Catholic Charities of Southwest Louisiana, under the leadership of Sister Miriam Maclean, R.S.M., was on the ground running within hours of Hurricane Laura making landfall on August 27 in Southwest Louisiana.

She was the first one on site Thursday afternoon to assess the situation, and has not stopped in her efforts to serve the broken down and broken hearted ravaged by the monstrous Category 4 storm. “We are here, we are open and we are trying to meet the needs of the community,” said Sister Miriam.

“The Lord preserved Catholic Charities from any major damage for sure so that we can be up and operational,” she continued. “We have a little bit of leakage in the roof, and a couple of roll-up doors got a little damage, but we are blessed. We have a generator, and the Religious Sisters of Mercy are running the office.”

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Sister Miriam is grateful for the outpouring of help from all around the country, even as close as her own backyard.

When the Religious Sisters of Mercy returned to Lake Charles within hours after the storm but could not access St. Hubert’s Convent on Martha Street, one of the newly ordained priests for the Diocese of Lake Charles came to their rescue. Father Joseph Caraway, a priest now for only two months, chainsawed tree after tree creating a makeshift path so the sisters could access their home.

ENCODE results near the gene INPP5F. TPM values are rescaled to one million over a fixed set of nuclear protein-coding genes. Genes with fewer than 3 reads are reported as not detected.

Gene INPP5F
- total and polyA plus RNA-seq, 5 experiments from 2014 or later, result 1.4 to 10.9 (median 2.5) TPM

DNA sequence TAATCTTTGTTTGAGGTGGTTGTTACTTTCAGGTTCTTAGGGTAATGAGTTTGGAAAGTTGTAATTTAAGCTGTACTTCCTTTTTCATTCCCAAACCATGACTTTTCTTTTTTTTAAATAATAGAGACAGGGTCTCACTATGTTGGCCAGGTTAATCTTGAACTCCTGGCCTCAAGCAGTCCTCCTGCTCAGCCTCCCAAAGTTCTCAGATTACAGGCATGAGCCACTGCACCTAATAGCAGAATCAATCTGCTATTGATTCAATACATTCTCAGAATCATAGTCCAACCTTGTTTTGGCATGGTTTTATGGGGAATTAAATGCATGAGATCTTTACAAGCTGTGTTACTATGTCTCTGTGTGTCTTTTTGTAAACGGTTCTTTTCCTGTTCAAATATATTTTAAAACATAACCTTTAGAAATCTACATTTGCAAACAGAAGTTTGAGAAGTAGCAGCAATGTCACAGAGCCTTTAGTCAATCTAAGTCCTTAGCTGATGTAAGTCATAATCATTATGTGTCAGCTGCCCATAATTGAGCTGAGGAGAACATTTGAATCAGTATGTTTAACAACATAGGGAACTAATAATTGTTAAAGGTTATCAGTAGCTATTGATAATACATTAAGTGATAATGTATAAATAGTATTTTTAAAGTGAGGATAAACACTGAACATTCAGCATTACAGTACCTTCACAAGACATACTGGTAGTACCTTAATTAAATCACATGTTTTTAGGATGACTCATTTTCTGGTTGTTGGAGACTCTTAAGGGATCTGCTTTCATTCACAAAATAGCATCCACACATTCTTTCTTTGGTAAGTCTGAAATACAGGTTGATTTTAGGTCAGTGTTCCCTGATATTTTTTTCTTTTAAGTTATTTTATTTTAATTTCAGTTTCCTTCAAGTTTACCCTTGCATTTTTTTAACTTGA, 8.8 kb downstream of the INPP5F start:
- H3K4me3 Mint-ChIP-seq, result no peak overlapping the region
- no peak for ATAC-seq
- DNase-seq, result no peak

And he didn’t stop there. Father Caraway, a parochial vicar at St. Henry Catholic Church, donned his cassock and walked around the surrounding neighborhoods going door to door delivering food to the homebound. Sister Miriam is immensely grateful for Caraway as well as all of the people who have been calling her with a desire to help. Catholic Charities received their first donation from the Diocese of Beaumont who brought over bottled water and MREs on Friday.

Newly installed Bishop David Toups from the Beaumont diocese had his own damages to assess after Hurricane Laura, but said it was minor compared to the Diocese of Lake Charles. Bishop Provost was on hand to greet Bishop Toups, and he even operated the forklift to unload the donated supplies.

Sister Miriam wants everyone to know that Catholic Charities is open for its regular hours of operation, 8:30 a.m. to 4:30 p.m. Monday through Friday, at 1225 Second Street, if people want to stop by for bottled water or snacks. All are welcome.

“My hope is, since we have so many supplies coming in, we can divvy them up and distribute them to local church parishes so the needs are more readily met,” Sister Miriam said about reaching survivors where they are. “Since we only have so much storage space, we are asking people to send food and supplies to the dioceses of Beaumont and Lafayette, and we will arrange to get everything over to Lake Charles in an orderly fashion.”

In addition to the immediate needs of water and food, Sister Miriam said tarps for roofs would be helpful since there is so much roof damage in the area. People are also in need of vouchers to remain in hotels where they evacuated. A long-term need, she said, will be shelter as so many have lost their homes.

Laura roared ashore near the Louisiana-Texas border packing winds up to 150 mph, leaving no community in its path unscathed. The catastrophic hurricane was the most powerful storm to ever strike Southwest Louisiana surpassing the devastation of Hurricane Rita in 2005 and even Hurricane Audrey in 1957.

Those wanting to make a financial gift to assist the Diocese of Lake Charles in its disaster response may send donations to Catholic Charities via their website, www.catholiccharitiesswla.com, and click the Donate Now button.